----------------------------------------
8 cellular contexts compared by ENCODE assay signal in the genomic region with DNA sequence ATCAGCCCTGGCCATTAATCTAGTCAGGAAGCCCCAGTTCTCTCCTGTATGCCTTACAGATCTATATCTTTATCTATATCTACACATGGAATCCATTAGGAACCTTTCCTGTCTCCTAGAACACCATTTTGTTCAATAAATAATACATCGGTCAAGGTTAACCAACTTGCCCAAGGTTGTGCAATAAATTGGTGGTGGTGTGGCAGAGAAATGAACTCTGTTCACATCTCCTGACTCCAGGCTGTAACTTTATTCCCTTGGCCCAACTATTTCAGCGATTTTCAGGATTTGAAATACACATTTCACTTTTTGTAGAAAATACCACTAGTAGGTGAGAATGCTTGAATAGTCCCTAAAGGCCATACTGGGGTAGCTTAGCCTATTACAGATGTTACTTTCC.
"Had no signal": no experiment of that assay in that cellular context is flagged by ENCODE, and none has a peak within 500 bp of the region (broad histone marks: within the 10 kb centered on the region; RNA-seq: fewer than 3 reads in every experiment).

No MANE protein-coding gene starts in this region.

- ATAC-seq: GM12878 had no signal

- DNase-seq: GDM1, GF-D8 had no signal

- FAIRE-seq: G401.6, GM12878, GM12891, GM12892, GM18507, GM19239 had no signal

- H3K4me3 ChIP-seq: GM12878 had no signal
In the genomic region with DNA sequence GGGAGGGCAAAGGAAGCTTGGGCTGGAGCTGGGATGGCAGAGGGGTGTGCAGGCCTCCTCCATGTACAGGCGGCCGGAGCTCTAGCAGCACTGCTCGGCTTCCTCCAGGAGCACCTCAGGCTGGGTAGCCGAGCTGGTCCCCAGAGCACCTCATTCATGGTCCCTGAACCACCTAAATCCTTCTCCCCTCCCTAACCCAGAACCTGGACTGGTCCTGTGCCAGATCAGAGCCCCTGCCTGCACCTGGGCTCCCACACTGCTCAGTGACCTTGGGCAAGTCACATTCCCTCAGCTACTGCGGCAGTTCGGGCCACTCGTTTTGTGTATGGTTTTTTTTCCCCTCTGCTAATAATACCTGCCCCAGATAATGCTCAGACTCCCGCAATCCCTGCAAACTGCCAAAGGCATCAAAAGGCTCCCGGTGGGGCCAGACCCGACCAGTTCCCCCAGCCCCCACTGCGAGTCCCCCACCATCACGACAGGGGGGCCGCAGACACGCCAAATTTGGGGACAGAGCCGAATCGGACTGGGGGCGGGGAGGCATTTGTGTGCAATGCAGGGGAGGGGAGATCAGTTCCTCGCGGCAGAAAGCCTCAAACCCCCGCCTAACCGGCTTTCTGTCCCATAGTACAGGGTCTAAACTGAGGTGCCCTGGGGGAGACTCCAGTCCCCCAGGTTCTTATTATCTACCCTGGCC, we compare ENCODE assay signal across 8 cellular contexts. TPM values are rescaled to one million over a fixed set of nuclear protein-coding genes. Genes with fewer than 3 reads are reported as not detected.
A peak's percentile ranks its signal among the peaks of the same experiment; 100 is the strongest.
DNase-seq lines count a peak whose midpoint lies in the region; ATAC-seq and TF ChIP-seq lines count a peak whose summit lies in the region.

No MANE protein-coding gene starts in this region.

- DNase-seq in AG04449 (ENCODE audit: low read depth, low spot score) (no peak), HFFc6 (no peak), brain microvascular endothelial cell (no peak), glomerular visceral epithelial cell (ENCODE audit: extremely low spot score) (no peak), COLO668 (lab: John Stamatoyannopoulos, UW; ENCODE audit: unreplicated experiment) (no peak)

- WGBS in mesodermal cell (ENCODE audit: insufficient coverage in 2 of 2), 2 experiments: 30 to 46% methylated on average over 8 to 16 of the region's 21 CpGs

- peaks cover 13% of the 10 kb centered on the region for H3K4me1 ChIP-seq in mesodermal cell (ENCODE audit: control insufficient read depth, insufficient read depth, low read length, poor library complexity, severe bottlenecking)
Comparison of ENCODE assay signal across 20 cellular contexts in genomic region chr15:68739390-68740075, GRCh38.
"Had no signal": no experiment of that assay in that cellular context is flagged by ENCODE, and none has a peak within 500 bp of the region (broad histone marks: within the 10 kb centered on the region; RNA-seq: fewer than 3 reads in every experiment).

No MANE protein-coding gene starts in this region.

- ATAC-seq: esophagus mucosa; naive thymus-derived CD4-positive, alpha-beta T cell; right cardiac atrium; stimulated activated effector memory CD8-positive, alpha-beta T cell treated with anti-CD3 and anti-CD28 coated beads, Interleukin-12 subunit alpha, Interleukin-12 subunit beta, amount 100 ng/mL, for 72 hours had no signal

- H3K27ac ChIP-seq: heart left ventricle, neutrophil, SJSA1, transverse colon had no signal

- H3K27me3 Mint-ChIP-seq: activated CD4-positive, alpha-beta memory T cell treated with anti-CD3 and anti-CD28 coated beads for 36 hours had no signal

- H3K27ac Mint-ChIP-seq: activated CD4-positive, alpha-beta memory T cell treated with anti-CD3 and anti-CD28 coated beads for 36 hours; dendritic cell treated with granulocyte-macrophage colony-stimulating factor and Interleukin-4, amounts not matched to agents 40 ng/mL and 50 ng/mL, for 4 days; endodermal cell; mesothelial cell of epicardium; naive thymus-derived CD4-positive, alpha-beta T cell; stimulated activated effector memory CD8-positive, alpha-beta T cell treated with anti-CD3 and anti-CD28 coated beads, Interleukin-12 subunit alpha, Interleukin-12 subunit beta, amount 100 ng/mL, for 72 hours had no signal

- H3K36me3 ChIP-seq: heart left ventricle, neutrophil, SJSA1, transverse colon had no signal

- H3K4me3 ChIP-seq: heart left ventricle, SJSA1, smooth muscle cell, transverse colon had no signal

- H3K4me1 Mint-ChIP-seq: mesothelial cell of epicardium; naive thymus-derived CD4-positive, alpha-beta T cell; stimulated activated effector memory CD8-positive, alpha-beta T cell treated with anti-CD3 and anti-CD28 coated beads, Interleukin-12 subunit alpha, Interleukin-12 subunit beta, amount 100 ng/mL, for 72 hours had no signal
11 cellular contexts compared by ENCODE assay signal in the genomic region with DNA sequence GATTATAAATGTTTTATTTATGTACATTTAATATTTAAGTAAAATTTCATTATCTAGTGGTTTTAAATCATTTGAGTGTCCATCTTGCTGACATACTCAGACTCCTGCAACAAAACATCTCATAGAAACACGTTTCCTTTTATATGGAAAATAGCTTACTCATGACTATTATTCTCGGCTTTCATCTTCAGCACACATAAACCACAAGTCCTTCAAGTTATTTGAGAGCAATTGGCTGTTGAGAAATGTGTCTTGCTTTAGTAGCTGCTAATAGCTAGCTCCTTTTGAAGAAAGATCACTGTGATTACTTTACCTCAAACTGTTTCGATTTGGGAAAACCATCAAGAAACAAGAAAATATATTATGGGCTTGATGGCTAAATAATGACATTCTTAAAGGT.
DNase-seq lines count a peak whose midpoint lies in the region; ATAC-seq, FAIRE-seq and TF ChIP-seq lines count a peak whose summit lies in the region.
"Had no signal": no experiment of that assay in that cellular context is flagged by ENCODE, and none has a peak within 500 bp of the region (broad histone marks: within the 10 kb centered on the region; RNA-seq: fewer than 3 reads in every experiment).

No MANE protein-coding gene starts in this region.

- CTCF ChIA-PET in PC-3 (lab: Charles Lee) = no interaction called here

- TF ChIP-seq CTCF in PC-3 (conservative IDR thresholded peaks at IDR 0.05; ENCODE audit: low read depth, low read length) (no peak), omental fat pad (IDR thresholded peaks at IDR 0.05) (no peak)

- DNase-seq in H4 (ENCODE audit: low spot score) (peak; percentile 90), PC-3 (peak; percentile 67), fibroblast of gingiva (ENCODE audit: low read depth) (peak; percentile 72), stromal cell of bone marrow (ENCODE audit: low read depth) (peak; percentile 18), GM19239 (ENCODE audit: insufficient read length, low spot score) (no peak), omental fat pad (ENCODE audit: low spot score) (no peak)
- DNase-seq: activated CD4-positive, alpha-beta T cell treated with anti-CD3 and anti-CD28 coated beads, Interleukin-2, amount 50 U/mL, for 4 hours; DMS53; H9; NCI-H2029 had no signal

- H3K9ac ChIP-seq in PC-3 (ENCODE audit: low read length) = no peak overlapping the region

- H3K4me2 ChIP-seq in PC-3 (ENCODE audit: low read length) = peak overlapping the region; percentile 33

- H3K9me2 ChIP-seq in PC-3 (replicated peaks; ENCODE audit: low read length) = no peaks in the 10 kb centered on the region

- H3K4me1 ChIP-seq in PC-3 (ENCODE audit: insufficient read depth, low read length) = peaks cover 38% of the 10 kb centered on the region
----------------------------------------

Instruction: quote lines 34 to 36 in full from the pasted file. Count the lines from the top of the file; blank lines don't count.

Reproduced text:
- H3K4me2 ChIP-seq in PC-3 (ENCODE audit: low read length) = peak overlapping the region; percentile 33

- H3K9me2 ChIP-seq in PC-3 (replicated peaks; ENCODE audit: low read length) = no peaks in the 10 kb centered on the region

- H3K4me1 ChIP-seq in PC-3 (ENCODE audit: insufficient read depth, low read length) = peaks cover 38% of the 10 kb centered on the region